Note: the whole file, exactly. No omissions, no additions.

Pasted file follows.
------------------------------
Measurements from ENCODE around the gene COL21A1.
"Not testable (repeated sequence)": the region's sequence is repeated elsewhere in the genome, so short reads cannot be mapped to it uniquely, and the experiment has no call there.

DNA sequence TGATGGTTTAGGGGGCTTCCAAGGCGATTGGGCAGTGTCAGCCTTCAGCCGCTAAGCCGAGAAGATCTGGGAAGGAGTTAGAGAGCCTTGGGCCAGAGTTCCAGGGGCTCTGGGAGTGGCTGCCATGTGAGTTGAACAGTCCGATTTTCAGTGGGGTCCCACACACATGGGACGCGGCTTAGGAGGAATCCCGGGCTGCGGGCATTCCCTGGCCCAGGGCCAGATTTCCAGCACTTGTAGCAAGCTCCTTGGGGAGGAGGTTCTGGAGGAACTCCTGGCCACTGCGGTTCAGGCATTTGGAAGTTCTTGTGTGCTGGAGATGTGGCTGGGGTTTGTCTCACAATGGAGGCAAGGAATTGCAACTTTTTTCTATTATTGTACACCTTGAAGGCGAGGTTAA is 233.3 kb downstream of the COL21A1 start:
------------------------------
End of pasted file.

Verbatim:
Measurements from ENCODE around the gene COL21A1.
"Not testable (repeated sequence)": the region's sequence is repeated elsewhere in the genome, so short reads cannot be mapped to it uniquely, and the experiment has no call there.

DNA sequence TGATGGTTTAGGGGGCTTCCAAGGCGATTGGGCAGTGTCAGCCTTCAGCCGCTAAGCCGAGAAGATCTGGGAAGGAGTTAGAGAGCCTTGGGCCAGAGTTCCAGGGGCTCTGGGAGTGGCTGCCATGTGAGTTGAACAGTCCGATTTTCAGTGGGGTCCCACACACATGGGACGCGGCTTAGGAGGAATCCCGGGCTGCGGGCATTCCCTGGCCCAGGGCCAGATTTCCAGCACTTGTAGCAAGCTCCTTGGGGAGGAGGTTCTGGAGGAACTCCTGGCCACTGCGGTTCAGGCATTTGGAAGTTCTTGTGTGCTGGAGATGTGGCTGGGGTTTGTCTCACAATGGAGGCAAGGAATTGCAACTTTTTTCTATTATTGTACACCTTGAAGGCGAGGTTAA is 233.3 kb downstream of the COL21A1 start: